I was a proud Skipper – no one panicked, we just took a second to breathe, think and then act deliberately. Everyone displayed outstanding teamwork, cool heads under pressure and some solid problem solving skills. For that, I say we won the day and you can have the race.

Photo by Jan's Marine PixThis wasn’t the only issue we experienced throughout the day, but it illustrates the point: teamwork is only made successful by a strong leader and a strong leader is only made successful by solid teamwork.

One of the crew tried to give me credit for solving a different problem but the hard truth of the matter is any leader, no matter what organization they are in, is only as good as their team. All successes are a credit to the team and failures to the leader. It is easy to tell a poor Skipper by those that scream at their crews. If that’s you, take a look in the mirror; if someone isn’t doing something the way you want – it’s your fault as the Skipper for not training them. Stop yelling, start teaching.

After a long day fighting the ship, running up and then beating back south through Colvos Passage we finished dead last in class and dead tired but, nevertheless victorious in our own right. Sometimes victories aren’t marked by where you place in a race.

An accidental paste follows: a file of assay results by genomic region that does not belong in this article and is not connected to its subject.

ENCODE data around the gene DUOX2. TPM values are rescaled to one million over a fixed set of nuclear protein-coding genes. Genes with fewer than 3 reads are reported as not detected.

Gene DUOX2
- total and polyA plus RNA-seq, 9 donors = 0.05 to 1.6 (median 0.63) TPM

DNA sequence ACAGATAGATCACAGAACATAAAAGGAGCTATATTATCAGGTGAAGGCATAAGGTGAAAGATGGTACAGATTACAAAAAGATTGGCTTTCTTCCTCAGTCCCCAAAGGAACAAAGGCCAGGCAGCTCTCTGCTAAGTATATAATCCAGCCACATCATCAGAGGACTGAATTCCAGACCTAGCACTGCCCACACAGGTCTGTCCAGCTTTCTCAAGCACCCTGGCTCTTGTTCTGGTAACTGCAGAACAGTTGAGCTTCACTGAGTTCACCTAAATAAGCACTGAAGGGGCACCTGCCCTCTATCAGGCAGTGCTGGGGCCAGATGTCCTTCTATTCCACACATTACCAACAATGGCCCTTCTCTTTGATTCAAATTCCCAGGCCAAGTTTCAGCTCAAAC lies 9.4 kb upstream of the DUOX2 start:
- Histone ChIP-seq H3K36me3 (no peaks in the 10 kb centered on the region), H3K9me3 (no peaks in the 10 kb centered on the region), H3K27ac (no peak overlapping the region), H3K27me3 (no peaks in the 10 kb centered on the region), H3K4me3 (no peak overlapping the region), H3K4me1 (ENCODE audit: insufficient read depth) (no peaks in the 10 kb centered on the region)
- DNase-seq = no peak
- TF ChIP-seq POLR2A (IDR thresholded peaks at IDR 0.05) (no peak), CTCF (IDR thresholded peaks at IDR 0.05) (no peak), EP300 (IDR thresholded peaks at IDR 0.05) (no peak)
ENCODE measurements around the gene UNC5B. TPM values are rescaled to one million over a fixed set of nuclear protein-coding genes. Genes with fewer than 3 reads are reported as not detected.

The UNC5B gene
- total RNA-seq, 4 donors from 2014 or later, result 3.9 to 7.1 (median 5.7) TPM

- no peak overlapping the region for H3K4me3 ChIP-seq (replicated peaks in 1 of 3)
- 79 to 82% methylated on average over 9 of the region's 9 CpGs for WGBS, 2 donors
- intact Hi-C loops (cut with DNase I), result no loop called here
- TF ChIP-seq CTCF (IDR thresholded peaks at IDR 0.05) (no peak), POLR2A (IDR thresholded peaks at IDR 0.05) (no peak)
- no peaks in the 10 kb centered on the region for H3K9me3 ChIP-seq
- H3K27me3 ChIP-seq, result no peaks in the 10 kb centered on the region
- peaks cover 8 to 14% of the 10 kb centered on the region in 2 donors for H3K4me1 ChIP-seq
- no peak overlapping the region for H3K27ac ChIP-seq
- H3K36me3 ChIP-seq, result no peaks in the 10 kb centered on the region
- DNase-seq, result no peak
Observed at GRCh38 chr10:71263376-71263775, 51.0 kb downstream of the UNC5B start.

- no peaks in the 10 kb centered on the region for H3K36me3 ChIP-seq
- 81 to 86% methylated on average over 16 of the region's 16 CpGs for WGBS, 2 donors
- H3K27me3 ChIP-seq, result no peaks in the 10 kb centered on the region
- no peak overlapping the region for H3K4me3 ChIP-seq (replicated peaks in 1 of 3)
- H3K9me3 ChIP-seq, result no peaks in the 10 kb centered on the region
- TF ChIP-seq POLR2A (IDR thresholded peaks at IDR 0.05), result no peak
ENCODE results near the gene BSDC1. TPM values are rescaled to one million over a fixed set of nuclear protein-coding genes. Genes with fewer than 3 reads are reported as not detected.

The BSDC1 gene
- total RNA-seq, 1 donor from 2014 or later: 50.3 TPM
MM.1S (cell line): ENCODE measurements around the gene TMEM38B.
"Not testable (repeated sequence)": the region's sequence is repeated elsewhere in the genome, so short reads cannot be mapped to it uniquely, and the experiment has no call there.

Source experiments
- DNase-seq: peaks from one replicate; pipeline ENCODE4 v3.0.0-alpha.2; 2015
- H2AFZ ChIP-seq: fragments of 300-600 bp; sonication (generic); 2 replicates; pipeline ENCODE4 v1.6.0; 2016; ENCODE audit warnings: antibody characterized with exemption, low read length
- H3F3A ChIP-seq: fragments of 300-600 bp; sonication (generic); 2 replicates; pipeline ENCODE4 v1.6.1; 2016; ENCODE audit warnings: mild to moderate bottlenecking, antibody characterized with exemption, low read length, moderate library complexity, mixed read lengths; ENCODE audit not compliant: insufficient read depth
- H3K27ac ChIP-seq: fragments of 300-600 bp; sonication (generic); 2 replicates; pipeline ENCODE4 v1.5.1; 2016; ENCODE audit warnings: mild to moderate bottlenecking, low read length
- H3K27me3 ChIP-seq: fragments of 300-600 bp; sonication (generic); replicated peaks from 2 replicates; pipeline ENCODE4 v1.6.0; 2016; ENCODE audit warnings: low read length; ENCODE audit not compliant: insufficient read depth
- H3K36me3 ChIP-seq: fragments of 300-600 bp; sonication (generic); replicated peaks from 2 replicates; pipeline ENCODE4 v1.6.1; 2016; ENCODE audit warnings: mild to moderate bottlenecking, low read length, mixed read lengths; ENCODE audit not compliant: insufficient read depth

With the ultimate goal being the Oregon Offshore Race, Swiftsure and then a Trans-Pacific crossing in July, we decided to take the weekend to prep by doing an overnight trip right after the race.

Saturday evening, directly following the race, we headed back out by moonlight to continue the test until Sunday.

Keeping watch and sailing through the night we dodged tugs towing, massive merchant ships outbound to the open Pacific and picked constellations out of the inky night-time sky. Again, we learned valuable lessons and gained more confidence in not only ourselves, as sailors, but the boat and, more importantly, each other.

We even learned, during our practice for the Oregon Offshore, that we can steer a rudderless sailboat with a drogue. Who knew.


Help us get to Hawaii by checking out this sweet postcard deal we are running. All photos by Jan’s Marine Photography.

CYCT Harbor Series #3 – Zenith Harbor Race Report

This time it was going to be different.

This time we had a strategy in place that would guarantee an optimal start and secure our place amongst the top of the fleet! But as we crept ever so slowly toward the (wrong side of) the starting mark only to hear the horn blow from the race committee boat…well, we knew than that our hunt for the perfect start strategy would continue.